The co-worker who always gets recognized by his supervisors even if it is undeserved. The married couple that seems to have it all. The sibling/friend/classmate that can do no wrong. I’m sure all of us can think of people that fall into these categories. These people share a common trait – they all have mastered the art of “optics”.
“Optics” is basically a euphemism for “public relations”. It is a major buzzword in the current climate, whether in politics, sports, or the corporate world. Decisions are often made based on the public perception of the decision rather than the real consequences of the decision. Individuals and corporations care deeply about looking good in front of others and will go to great lengths to hide anything that could be perceived as “bad”.
Recently, I was reprimanded by the department VP because of an email I wrote that projected “poor optics” on the department. The email was a quick update on one of my projects that was sent to the project team and my boss, despite my boss not being involved. My primary reason for including her was to keep her informed, but I was also trying to practice “good optics” by suggesting that she was involved in the project. Apparently, this was not enough for the VP, who insisted I take the extra step of addressing all future group emails to my boss to give the appearance that she was the real project leader. The VP believed that this step was necessary to prevent anyone from thinking that I was going over my boss’s head in leading this project, which would make my boss and the department look bad.
Despite my disdain for optics at the workplace, I find that optics are interwoven in my walk with Christ. Everything I think, say, and do with the intention of glorifying God is warped by the need to look and feel like a good Christian. For instance, I like coming to GRC 10-15 minutes before 2 service in order to catch up with other GRC attendees. But a part of me is also saying to anyone who will listen, “Hey look at me! I’m here early, spending my precious time to talk to you. Aren’t I one of God’s good and faithful servants?” Although I may be able to convince myself and others that I am acting with pure motives, God sees through my attempt at “optics” and reminds me of my sinfulness and utter need for his grace and mercy.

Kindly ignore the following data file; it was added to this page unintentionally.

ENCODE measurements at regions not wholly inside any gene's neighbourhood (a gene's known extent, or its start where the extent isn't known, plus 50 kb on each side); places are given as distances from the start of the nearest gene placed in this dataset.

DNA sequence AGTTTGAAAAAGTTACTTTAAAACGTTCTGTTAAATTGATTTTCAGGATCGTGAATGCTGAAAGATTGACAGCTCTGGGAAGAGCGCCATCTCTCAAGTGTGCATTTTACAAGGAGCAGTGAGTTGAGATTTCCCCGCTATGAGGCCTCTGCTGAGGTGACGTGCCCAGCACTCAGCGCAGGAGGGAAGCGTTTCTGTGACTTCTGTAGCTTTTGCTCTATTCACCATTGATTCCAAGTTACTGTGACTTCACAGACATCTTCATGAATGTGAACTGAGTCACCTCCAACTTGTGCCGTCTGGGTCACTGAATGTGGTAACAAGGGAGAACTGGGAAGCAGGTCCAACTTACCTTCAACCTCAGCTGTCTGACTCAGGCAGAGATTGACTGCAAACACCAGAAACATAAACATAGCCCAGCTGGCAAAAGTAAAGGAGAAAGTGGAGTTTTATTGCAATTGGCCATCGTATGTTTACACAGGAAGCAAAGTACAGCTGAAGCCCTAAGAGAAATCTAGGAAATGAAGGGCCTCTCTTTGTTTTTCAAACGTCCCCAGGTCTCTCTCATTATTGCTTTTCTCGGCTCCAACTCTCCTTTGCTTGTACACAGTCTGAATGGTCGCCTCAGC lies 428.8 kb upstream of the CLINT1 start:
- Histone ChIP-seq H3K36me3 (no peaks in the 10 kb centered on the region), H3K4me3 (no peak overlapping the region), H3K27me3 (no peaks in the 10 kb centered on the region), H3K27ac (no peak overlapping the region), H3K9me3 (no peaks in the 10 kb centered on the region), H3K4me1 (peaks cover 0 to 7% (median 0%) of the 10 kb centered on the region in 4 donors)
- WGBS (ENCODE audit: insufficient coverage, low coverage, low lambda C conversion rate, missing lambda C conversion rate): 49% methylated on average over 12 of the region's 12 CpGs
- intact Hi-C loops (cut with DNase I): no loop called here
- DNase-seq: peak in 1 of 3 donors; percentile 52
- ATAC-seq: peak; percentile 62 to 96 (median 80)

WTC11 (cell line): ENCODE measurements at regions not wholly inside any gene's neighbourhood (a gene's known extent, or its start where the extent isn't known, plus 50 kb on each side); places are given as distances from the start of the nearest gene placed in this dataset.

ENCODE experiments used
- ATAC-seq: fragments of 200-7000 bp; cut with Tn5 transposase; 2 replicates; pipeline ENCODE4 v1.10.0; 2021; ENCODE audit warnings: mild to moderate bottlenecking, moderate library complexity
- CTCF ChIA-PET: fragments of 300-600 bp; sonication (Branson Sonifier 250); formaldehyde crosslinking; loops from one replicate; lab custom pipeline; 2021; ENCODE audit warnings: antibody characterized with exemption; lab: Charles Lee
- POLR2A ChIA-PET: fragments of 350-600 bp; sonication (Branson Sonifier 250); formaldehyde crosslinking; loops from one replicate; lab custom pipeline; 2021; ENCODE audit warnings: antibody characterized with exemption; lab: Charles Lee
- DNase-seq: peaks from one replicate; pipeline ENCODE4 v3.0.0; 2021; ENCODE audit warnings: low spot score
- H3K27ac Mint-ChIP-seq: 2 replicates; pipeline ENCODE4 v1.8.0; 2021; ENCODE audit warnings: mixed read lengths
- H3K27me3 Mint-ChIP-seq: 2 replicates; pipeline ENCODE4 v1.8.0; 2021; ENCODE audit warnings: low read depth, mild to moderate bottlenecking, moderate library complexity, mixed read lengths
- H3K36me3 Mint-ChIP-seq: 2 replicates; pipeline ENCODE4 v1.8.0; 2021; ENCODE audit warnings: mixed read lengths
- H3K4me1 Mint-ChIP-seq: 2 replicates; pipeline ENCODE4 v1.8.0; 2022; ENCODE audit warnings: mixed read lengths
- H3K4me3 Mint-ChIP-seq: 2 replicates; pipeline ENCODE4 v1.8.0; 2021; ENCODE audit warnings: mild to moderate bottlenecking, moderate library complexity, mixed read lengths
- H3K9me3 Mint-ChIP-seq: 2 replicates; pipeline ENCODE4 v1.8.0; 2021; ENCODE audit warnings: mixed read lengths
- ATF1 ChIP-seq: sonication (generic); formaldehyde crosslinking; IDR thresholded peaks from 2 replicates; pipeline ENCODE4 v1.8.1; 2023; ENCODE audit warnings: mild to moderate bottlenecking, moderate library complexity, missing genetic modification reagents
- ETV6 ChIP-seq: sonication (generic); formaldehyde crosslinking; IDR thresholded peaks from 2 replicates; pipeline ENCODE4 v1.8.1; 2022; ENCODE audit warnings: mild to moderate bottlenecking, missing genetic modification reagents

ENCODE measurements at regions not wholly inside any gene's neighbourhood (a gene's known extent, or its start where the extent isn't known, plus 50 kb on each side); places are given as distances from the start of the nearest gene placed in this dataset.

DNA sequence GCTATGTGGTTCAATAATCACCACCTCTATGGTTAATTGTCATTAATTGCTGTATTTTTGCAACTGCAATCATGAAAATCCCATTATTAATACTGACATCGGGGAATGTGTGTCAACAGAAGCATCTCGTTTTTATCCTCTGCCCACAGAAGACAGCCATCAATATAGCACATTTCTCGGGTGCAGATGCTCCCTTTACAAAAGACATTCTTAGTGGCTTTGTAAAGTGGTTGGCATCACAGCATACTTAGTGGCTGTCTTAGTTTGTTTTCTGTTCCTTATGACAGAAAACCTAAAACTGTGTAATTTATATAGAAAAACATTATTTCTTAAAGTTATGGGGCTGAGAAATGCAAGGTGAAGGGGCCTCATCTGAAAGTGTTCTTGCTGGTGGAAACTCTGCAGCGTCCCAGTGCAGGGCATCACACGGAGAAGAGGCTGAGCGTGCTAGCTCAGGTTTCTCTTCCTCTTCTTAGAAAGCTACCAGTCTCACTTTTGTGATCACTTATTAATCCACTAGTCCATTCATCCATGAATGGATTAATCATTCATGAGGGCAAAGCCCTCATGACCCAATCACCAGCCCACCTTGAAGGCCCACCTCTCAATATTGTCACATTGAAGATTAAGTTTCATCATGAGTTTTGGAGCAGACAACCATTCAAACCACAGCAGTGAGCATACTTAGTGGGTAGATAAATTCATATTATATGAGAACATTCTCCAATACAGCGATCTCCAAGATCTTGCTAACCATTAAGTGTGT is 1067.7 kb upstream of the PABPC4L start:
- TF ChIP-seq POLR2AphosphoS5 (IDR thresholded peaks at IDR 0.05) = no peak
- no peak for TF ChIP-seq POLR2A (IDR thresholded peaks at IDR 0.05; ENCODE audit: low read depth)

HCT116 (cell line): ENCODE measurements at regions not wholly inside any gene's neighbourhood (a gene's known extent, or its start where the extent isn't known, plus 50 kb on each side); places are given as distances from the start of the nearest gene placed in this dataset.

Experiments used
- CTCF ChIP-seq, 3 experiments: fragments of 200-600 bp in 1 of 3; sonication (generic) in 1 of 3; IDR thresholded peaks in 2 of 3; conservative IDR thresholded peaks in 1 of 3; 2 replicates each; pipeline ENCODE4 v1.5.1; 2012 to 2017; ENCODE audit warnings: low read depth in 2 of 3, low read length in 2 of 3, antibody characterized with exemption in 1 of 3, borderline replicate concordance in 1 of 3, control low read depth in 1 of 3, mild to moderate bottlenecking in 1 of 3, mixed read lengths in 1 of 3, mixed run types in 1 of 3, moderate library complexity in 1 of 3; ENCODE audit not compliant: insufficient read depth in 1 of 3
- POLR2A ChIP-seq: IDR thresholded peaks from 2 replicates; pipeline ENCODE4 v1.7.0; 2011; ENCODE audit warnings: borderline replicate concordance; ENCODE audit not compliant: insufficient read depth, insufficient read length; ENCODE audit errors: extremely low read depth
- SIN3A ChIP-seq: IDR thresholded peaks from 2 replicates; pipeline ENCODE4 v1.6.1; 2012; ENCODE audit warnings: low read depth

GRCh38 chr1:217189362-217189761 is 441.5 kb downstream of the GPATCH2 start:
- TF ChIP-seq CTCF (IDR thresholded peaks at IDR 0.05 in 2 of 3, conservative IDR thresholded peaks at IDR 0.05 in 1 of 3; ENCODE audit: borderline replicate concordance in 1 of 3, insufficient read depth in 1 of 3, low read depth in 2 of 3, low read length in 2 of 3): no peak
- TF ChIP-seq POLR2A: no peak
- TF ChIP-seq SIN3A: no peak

In Luke 20:46-47, Jesus gives this warning to his disciples: “Beware of the teachers of the law. They like to walk around in flowing robes and love to be greeted with respect in the marketplaces and have the most important seats in the synagogues and the places of honor at banquets. They devour widows’ houses and for a show make lengthy prayers. These men will be punished most severely.” Let’s not focus on trying to look like good Christians. Instead, let us fix our eyes on Jesus, the author and perfecter of our faith.
Jeffrey Wan has been a member of GRC since 2016 and is a newly installed deacon. He and his wife, Joyce, dislike wearing wedding rings and only do so for “optics.”